al-Salāmu ‘alaykum wa rahmatullāh,
Arabic philologists have long studied the Arabic language in relation to the other 'Semitic' languages in an attempt to show the areas where Arabic is unique to the exclusion of the other Semitic languages.
The reaction of many Muslims who embark on Arabic language study and who have no prior experience of the Semitic languages is often to make ambitious claims that Arabic is unique in it's root system, or that 'it is the only language in the world in which you can begin a sentence with a verb.' Such claims are simply not true: the Semitic languages (of which Arabic, Amharic, Hebrew and Syriac are still spoken today) share a common characteristic of being based on a root system; and languages such as Welsh, Niuean, Malagasy, Gaelic, Hawaiian, Fijan, Tagalog, Maori and others – while they may not rank among the most widely spoken of the world's languages, nevertheless entertain a verb-initial grammar.
Extensive comparative study must be done of all the world's languages before one can justifiably lay claim to the uniqueness of Arabic among them. However, Arabic does enjoy certain characteristics unique to it among the Semitic languages, the most important of which are [*]:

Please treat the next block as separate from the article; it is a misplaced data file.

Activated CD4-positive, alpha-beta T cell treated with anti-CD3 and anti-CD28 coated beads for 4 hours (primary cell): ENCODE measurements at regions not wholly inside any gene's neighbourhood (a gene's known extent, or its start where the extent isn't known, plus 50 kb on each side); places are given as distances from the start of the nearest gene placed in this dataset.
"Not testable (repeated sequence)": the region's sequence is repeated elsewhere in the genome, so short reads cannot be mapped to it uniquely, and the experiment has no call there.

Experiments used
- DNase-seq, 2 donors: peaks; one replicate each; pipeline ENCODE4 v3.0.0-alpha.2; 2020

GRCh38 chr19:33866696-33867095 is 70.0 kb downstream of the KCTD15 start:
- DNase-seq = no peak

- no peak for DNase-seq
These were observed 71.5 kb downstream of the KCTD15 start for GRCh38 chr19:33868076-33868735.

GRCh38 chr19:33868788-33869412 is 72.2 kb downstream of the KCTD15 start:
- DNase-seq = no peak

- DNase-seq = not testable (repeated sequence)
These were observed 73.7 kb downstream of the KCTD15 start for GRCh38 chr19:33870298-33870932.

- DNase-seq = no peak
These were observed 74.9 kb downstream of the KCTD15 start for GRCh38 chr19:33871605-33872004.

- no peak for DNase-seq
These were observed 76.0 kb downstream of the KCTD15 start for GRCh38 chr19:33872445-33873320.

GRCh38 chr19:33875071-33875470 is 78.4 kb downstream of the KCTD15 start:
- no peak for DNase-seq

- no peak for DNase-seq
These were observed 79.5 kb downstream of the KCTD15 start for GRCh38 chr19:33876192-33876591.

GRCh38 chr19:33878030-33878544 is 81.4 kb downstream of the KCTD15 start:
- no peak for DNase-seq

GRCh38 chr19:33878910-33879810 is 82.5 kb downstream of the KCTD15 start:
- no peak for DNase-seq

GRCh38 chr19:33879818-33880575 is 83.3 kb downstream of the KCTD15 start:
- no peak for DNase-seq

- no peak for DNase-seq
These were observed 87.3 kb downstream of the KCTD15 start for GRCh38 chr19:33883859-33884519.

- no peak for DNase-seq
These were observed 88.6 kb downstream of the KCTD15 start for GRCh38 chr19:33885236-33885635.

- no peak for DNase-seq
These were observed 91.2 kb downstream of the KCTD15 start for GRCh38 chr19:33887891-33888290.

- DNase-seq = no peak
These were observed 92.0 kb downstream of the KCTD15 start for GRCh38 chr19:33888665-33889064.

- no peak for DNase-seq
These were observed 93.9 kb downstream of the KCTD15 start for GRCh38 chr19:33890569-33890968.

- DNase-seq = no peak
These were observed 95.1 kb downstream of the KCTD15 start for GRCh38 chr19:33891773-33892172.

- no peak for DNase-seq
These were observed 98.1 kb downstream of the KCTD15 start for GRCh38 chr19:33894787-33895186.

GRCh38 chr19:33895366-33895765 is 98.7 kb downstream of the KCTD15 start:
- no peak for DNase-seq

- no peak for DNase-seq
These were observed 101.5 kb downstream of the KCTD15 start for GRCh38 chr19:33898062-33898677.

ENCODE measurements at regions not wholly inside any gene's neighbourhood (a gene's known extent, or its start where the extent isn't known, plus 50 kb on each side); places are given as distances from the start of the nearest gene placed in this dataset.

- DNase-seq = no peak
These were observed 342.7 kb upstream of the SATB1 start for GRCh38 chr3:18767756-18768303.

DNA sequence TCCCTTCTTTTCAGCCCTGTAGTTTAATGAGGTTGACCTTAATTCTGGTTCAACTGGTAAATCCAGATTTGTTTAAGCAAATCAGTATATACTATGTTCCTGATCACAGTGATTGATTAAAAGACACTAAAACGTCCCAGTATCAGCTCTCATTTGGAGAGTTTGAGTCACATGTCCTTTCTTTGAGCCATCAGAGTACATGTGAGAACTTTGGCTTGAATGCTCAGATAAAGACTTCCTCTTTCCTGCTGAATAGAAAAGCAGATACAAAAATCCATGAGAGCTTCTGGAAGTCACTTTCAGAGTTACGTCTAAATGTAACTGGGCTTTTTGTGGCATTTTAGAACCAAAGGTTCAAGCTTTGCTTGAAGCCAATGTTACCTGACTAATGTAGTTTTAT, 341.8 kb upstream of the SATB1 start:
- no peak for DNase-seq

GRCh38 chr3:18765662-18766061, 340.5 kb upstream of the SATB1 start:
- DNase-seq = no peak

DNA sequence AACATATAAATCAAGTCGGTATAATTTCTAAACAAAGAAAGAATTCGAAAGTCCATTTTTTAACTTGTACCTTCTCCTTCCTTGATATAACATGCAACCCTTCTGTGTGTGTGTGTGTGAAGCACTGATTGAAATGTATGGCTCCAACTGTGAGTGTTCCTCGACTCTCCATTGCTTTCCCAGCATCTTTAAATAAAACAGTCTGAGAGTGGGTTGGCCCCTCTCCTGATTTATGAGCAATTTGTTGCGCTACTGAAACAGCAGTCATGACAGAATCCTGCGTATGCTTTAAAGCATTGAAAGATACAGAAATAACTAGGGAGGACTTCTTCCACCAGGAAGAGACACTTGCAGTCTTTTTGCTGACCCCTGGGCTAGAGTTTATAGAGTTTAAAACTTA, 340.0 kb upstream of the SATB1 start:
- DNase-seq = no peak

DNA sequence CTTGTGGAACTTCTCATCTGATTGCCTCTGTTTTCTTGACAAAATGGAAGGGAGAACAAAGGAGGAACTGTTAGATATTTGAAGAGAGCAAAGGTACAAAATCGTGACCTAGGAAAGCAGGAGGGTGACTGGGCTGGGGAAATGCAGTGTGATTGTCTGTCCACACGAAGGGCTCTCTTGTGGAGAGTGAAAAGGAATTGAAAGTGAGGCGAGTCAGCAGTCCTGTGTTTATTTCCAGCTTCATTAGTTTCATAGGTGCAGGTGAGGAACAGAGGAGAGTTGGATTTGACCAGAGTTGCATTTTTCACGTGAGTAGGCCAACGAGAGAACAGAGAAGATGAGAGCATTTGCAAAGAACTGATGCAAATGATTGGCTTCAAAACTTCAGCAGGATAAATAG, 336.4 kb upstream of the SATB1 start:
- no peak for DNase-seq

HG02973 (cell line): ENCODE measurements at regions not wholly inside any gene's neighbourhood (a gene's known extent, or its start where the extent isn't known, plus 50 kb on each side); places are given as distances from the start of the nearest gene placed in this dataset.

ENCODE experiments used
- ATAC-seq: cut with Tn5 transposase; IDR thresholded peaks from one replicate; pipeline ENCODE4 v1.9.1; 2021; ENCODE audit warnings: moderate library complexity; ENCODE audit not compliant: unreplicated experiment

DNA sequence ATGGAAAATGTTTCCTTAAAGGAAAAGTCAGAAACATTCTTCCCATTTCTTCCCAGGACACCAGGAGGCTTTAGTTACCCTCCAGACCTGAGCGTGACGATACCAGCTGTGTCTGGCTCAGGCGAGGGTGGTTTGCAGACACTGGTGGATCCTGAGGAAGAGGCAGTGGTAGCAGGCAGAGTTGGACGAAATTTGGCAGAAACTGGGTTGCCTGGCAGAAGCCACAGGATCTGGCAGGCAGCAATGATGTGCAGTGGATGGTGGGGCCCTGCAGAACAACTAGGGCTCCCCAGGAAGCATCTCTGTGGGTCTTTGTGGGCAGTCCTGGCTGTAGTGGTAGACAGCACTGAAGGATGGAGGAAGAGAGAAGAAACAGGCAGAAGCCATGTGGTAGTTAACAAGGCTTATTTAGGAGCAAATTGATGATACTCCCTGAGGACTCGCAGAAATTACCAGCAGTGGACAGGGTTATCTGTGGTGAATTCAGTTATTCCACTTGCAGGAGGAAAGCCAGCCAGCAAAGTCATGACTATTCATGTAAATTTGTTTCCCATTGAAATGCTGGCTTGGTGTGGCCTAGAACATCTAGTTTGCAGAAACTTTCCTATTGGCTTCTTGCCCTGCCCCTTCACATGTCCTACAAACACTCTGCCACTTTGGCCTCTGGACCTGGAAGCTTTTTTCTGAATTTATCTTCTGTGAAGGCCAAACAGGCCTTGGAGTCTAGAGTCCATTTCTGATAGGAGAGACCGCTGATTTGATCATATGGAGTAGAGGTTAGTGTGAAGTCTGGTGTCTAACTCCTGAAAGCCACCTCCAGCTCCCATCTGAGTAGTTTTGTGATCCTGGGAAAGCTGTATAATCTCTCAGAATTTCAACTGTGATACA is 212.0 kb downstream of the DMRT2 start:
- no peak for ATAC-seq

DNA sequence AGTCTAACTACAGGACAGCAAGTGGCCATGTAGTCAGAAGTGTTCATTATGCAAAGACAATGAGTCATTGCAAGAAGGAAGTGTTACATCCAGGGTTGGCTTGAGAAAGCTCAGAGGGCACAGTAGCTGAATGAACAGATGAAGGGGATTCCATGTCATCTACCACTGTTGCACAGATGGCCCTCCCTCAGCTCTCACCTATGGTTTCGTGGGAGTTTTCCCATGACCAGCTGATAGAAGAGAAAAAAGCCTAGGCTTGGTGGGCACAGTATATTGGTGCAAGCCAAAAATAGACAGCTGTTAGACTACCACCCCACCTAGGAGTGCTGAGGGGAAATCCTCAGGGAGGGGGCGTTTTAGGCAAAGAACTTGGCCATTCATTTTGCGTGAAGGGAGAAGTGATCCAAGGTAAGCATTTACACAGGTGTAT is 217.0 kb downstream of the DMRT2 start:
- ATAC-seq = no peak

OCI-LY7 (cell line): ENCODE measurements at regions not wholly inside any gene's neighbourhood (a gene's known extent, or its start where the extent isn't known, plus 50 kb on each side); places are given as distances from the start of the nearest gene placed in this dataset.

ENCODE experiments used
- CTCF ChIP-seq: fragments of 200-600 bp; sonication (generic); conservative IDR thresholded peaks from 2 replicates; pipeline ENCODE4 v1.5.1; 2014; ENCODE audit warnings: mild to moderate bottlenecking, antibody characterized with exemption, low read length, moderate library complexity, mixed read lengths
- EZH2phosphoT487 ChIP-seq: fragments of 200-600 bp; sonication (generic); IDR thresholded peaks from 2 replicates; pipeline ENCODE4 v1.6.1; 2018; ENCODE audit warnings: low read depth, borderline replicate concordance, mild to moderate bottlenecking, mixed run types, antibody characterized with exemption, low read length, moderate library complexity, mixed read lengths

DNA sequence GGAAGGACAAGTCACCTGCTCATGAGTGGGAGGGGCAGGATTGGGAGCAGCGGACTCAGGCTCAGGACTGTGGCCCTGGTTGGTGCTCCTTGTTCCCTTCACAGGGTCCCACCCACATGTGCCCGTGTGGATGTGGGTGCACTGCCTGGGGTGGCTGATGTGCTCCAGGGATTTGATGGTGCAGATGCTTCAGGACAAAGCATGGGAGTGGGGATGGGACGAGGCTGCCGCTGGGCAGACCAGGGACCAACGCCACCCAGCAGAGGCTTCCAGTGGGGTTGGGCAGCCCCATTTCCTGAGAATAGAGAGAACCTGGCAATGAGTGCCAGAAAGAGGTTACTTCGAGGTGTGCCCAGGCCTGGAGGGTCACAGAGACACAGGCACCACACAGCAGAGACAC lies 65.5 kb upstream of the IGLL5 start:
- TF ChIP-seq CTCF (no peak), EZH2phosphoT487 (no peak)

It has preserved the sounds of the Semitic alphabet better than any of the other Semitic languages; it includes all the phonemes of the other Semitic languages (to the exclusion of perhaps two or three, about which there is doubt whether they are actually Semitic in origin), and also has extra phonemes that do not exist in the others, such as the thaa' ث, the dhaal ذ, the ghayn غ, and the daad ض.
It has the most extensive and precise grammatical and morphological system; all the grammatical rules in the other Semitic languages have their equivalent in Arabic, while there are many rules and phenomena in Arabic that do not exist at the same level, if at all, in the other languages.
It has more roots and lexical items than any of the other languages.
[*] Adapted from Fiqh al-Lughah by Dr. 'Ali 'Abd al-Wahid Wafi